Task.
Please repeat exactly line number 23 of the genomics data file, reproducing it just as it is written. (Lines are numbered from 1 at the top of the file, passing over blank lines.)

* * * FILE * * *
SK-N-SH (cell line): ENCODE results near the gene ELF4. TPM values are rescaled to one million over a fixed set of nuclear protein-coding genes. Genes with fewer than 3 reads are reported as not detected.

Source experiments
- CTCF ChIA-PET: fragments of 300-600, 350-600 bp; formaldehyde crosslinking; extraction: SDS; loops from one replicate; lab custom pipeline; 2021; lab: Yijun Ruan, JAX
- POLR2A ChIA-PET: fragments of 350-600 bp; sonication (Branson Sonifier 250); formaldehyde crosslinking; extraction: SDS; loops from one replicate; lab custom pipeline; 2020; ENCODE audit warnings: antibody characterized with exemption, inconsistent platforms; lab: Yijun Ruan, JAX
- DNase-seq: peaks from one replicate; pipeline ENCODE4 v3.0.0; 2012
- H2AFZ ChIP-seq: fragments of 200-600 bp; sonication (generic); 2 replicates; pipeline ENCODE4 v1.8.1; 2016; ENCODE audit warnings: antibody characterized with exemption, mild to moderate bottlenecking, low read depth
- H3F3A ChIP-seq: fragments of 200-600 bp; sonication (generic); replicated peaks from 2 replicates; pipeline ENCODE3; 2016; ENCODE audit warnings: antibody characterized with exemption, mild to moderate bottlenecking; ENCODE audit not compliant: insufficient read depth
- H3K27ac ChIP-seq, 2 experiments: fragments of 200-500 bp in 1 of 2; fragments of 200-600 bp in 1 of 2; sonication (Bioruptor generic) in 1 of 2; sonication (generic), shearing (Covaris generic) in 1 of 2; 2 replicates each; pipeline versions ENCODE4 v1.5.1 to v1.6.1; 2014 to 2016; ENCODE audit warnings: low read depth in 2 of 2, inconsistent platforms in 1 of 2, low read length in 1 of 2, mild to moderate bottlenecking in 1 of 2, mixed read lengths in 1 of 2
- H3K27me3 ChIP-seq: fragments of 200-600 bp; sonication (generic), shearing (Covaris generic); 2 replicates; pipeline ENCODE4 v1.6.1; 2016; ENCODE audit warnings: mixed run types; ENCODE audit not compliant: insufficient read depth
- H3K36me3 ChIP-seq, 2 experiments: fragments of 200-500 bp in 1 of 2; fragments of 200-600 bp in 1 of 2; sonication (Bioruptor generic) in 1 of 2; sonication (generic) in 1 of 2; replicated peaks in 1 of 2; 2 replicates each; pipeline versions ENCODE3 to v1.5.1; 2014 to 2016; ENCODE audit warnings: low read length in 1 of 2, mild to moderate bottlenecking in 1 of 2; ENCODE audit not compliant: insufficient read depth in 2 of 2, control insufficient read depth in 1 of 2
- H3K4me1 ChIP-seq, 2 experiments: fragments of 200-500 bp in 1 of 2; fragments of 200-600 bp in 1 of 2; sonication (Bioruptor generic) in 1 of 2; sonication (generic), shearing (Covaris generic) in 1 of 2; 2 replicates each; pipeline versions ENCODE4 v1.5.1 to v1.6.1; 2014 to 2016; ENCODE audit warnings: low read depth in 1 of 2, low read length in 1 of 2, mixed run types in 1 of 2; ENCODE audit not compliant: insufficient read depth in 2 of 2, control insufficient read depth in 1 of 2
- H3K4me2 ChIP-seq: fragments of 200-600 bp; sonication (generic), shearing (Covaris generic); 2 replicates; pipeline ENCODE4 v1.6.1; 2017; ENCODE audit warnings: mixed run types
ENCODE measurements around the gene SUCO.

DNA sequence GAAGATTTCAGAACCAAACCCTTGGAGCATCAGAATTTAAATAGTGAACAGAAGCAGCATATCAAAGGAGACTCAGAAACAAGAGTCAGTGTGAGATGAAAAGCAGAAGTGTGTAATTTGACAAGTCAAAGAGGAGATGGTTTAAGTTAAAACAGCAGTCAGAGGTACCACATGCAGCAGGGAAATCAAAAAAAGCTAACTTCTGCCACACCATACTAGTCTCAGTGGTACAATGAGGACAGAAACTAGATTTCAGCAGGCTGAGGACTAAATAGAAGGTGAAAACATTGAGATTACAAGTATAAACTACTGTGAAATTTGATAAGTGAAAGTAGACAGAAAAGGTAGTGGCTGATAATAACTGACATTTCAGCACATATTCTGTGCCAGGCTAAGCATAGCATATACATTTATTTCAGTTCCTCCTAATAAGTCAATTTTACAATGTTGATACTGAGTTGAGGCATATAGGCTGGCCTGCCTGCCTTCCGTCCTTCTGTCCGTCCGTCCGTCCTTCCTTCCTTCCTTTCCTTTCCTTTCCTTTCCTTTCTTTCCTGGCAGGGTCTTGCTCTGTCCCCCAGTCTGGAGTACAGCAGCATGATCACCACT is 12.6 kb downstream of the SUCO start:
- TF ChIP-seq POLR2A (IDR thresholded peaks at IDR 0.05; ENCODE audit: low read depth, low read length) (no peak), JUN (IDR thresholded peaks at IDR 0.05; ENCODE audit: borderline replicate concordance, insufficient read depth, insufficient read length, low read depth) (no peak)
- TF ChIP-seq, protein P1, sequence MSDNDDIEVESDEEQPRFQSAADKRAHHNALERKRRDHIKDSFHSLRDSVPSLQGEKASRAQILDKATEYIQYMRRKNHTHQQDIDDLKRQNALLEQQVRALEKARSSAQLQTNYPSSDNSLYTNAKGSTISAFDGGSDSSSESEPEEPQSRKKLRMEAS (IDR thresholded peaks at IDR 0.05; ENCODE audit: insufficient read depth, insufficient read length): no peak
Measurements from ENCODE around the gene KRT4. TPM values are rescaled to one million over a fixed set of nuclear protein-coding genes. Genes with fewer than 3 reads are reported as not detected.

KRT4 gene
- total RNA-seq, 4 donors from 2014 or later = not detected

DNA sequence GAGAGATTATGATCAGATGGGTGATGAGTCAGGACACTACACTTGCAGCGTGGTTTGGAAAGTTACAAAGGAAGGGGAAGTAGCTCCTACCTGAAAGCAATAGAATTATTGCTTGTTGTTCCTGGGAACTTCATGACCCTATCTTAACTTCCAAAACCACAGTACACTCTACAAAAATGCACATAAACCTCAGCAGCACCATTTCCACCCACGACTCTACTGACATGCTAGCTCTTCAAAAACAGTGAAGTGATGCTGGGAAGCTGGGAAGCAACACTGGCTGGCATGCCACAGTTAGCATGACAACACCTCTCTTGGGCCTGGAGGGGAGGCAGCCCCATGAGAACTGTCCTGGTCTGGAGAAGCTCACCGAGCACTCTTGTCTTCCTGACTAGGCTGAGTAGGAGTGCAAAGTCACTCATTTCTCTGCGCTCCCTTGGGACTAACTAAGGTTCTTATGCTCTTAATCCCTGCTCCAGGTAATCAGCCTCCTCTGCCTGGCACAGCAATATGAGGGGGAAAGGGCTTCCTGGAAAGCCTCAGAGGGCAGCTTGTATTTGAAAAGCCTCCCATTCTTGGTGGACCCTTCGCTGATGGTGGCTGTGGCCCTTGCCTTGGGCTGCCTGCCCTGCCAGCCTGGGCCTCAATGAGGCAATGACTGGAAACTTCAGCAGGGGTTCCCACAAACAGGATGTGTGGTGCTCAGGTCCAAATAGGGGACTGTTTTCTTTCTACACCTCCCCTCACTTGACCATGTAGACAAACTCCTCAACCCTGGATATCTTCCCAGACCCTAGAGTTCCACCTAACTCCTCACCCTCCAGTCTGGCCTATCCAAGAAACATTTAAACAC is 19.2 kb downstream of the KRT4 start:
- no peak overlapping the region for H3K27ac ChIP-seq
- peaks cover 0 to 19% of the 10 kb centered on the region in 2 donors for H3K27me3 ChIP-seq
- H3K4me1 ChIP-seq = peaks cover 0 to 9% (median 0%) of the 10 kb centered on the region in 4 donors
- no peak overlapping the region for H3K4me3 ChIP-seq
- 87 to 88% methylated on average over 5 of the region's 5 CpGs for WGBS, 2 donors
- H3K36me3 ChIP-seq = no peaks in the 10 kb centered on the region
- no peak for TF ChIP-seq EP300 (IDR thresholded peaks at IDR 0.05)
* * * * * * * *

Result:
- H3K4me1 ChIP-seq = peaks cover 0 to 9% (median 0%) of the 10 kb centered on the region in 4 donors